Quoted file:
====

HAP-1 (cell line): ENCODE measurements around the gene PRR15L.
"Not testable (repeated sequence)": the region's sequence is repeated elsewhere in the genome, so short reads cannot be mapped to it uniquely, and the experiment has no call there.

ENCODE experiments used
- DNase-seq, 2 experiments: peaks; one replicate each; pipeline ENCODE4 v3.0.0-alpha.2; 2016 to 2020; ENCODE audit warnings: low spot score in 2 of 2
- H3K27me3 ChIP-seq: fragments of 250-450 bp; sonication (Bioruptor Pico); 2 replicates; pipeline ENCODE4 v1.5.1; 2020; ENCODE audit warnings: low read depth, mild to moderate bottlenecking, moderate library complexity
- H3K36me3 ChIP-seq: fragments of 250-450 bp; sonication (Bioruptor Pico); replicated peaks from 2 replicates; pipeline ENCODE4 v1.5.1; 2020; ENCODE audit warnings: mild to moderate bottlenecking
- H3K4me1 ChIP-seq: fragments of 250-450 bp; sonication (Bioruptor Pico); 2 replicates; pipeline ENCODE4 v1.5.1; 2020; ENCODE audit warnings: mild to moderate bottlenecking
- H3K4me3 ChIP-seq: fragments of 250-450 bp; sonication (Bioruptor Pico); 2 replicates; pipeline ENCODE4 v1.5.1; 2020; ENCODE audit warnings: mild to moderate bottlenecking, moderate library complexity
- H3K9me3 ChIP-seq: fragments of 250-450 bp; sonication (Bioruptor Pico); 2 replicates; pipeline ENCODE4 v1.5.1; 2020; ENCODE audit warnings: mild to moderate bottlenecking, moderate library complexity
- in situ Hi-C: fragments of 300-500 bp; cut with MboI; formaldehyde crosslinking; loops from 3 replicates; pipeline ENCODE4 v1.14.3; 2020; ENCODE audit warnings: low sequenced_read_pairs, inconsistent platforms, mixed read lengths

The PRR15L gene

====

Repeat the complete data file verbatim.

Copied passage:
HAP-1 (cell line): ENCODE measurements around the gene PRR15L.
"Not testable (repeated sequence)": the region's sequence is repeated elsewhere in the genome, so short reads cannot be mapped to it uniquely, and the experiment has no call there.

ENCODE experiments used
- DNase-seq, 2 experiments: peaks; one replicate each; pipeline ENCODE4 v3.0.0-alpha.2; 2016 to 2020; ENCODE audit warnings: low spot score in 2 of 2
- H3K27me3 ChIP-seq: fragments of 250-450 bp; sonication (Bioruptor Pico); 2 replicates; pipeline ENCODE4 v1.5.1; 2020; ENCODE audit warnings: low read depth, mild to moderate bottlenecking, moderate library complexity
- H3K36me3 ChIP-seq: fragments of 250-450 bp; sonication (Bioruptor Pico); replicated peaks from 2 replicates; pipeline ENCODE4 v1.5.1; 2020; ENCODE audit warnings: mild to moderate bottlenecking
- H3K4me1 ChIP-seq: fragments of 250-450 bp; sonication (Bioruptor Pico); 2 replicates; pipeline ENCODE4 v1.5.1; 2020; ENCODE audit warnings: mild to moderate bottlenecking
- H3K4me3 ChIP-seq: fragments of 250-450 bp; sonication (Bioruptor Pico); 2 replicates; pipeline ENCODE4 v1.5.1; 2020; ENCODE audit warnings: mild to moderate bottlenecking, moderate library complexity
- H3K9me3 ChIP-seq: fragments of 250-450 bp; sonication (Bioruptor Pico); 2 replicates; pipeline ENCODE4 v1.5.1; 2020; ENCODE audit warnings: mild to moderate bottlenecking, moderate library complexity
- in situ Hi-C: fragments of 300-500 bp; cut with MboI; formaldehyde crosslinking; loops from 3 replicates; pipeline ENCODE4 v1.14.3; 2020; ENCODE audit warnings: low sequenced_read_pairs, inconsistent platforms, mixed read lengths

The PRR15L gene